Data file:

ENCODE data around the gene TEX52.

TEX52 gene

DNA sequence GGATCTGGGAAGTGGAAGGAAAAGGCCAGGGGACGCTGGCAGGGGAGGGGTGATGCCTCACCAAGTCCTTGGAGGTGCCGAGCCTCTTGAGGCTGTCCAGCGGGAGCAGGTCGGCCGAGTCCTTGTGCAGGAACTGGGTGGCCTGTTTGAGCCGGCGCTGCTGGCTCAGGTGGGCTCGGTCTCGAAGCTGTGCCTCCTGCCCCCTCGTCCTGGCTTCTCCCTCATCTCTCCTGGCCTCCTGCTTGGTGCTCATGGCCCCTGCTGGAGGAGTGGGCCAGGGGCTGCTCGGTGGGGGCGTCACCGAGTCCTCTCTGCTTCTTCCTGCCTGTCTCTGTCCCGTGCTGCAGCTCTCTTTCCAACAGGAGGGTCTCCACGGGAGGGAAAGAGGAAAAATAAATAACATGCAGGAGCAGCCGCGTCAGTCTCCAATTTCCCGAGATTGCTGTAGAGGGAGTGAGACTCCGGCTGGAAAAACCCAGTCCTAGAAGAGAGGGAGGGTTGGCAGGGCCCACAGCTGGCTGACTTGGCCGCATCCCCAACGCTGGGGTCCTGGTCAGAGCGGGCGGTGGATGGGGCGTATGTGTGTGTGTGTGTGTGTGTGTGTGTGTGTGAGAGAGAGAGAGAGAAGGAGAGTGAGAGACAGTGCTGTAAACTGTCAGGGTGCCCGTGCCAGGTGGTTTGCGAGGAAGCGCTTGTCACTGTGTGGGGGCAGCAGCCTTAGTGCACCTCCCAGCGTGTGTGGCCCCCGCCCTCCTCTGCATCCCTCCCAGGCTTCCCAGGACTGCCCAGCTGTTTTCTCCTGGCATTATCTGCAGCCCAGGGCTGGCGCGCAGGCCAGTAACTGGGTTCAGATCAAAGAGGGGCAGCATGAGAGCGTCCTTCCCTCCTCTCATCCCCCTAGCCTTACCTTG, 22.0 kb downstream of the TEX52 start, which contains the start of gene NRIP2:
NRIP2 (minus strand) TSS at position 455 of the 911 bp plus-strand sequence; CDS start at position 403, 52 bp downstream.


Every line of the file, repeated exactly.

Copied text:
ENCODE data around the gene TEX52.

TEX52 gene

DNA sequence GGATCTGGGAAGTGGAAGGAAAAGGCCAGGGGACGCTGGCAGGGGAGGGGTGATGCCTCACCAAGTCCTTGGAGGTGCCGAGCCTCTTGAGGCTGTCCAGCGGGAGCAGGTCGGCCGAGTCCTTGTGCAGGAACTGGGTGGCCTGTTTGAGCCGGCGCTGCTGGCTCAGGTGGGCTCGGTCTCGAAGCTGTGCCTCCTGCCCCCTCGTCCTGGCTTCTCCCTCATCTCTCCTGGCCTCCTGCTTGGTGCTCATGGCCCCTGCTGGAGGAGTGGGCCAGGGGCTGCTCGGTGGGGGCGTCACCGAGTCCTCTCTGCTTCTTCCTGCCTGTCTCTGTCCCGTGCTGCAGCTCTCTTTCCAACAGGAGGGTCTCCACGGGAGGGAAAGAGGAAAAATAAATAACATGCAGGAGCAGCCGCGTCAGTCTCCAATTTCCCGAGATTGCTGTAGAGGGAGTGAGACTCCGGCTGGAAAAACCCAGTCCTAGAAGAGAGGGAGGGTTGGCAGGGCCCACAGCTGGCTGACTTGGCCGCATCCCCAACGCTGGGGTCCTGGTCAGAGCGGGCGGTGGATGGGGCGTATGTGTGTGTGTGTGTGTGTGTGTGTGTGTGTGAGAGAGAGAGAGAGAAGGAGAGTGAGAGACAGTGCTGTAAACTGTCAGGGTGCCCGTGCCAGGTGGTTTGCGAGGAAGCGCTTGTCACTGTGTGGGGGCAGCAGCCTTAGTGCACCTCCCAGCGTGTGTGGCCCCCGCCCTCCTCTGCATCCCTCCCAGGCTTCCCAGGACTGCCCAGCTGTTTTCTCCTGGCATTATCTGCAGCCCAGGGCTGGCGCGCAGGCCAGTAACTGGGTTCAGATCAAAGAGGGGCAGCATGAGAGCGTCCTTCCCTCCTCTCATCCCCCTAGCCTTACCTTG, 22.0 kb downstream of the TEX52 start, which contains the start of gene NRIP2:
NRIP2 (minus strand) TSS at position 455 of the 911 bp plus-strand sequence; CDS start at position 403, 52 bp downstream.